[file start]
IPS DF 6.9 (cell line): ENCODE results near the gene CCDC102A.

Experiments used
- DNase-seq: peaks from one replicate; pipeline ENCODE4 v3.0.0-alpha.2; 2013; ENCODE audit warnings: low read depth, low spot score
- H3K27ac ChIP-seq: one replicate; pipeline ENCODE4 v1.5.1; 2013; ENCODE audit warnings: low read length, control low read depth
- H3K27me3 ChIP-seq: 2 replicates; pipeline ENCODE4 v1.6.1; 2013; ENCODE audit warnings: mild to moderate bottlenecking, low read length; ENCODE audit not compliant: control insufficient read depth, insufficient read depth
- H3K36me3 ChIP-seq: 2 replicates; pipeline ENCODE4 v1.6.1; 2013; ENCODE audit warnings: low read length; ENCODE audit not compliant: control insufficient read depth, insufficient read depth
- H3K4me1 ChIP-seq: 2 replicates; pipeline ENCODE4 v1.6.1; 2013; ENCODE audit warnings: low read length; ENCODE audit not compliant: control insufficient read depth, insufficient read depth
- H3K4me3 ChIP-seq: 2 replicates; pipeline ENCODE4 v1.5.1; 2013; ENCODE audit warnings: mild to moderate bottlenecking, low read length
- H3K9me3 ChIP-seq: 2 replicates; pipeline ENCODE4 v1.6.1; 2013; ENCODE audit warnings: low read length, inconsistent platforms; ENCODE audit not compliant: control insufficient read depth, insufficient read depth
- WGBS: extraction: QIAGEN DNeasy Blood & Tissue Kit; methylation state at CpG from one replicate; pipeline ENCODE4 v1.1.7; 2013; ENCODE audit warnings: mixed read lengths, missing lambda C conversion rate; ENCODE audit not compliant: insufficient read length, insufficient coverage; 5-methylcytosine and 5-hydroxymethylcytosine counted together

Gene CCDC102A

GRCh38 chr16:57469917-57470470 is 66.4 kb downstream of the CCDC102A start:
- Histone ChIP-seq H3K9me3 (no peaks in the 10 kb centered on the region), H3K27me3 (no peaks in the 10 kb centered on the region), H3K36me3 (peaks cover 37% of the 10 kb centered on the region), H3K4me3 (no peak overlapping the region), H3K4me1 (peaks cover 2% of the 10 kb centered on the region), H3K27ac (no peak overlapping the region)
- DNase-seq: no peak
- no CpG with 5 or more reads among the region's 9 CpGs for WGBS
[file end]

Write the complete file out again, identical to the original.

IPS DF 6.9 (cell line): ENCODE results near the gene CCDC102A.

Experiments used
- DNase-seq: peaks from one replicate; pipeline ENCODE4 v3.0.0-alpha.2; 2013; ENCODE audit warnings: low read depth, low spot score
- H3K27ac ChIP-seq: one replicate; pipeline ENCODE4 v1.5.1; 2013; ENCODE audit warnings: low read length, control low read depth
- H3K27me3 ChIP-seq: 2 replicates; pipeline ENCODE4 v1.6.1; 2013; ENCODE audit warnings: mild to moderate bottlenecking, low read length; ENCODE audit not compliant: control insufficient read depth, insufficient read depth
- H3K36me3 ChIP-seq: 2 replicates; pipeline ENCODE4 v1.6.1; 2013; ENCODE audit warnings: low read length; ENCODE audit not compliant: control insufficient read depth, insufficient read depth
- H3K4me1 ChIP-seq: 2 replicates; pipeline ENCODE4 v1.6.1; 2013; ENCODE audit warnings: low read length; ENCODE audit not compliant: control insufficient read depth, insufficient read depth
- H3K4me3 ChIP-seq: 2 replicates; pipeline ENCODE4 v1.5.1; 2013; ENCODE audit warnings: mild to moderate bottlenecking, low read length
- H3K9me3 ChIP-seq: 2 replicates; pipeline ENCODE4 v1.6.1; 2013; ENCODE audit warnings: low read length, inconsistent platforms; ENCODE audit not compliant: control insufficient read depth, insufficient read depth
- WGBS: extraction: QIAGEN DNeasy Blood & Tissue Kit; methylation state at CpG from one replicate; pipeline ENCODE4 v1.1.7; 2013; ENCODE audit warnings: mixed read lengths, missing lambda C conversion rate; ENCODE audit not compliant: insufficient read length, insufficient coverage; 5-methylcytosine and 5-hydroxymethylcytosine counted together

Gene CCDC102A

GRCh38 chr16:57469917-57470470 is 66.4 kb downstream of the CCDC102A start:
- Histone ChIP-seq H3K9me3 (no peaks in the 10 kb centered on the region), H3K27me3 (no peaks in the 10 kb centered on the region), H3K36me3 (peaks cover 37% of the 10 kb centered on the region), H3K4me3 (no peak overlapping the region), H3K4me1 (peaks cover 2% of the 10 kb centered on the region), H3K27ac (no peak overlapping the region)
- DNase-seq: no peak
- no CpG with 5 or more reads among the region's 9 CpGs for WGBS